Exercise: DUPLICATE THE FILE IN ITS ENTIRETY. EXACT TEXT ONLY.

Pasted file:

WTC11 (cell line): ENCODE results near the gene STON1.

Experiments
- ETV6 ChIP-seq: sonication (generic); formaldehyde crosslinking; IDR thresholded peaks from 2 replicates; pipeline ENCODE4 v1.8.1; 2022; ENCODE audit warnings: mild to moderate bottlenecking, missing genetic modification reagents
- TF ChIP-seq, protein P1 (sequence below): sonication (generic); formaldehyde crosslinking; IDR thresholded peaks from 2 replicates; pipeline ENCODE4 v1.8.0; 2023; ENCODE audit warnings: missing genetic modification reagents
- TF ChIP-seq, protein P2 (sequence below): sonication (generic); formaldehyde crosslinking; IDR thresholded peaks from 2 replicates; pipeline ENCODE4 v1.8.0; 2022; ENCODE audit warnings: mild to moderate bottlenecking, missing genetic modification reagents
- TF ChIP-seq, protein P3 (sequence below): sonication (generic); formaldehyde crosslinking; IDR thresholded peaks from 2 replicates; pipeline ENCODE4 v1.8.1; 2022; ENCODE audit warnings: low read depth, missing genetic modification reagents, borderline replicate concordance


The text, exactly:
WTC11 (cell line): ENCODE results near the gene STON1.

Experiments
- ETV6 ChIP-seq: sonication (generic); formaldehyde crosslinking; IDR thresholded peaks from 2 replicates; pipeline ENCODE4 v1.8.1; 2022; ENCODE audit warnings: mild to moderate bottlenecking, missing genetic modification reagents
- TF ChIP-seq, protein P1 (sequence below): sonication (generic); formaldehyde crosslinking; IDR thresholded peaks from 2 replicates; pipeline ENCODE4 v1.8.0; 2023; ENCODE audit warnings: missing genetic modification reagents
- TF ChIP-seq, protein P2 (sequence below): sonication (generic); formaldehyde crosslinking; IDR thresholded peaks from 2 replicates; pipeline ENCODE4 v1.8.0; 2022; ENCODE audit warnings: mild to moderate bottlenecking, missing genetic modification reagents
- TF ChIP-seq, protein P3 (sequence below): sonication (generic); formaldehyde crosslinking; IDR thresholded peaks from 2 replicates; pipeline ENCODE4 v1.8.1; 2022; ENCODE audit warnings: low read depth, missing genetic modification reagents, borderline replicate concordance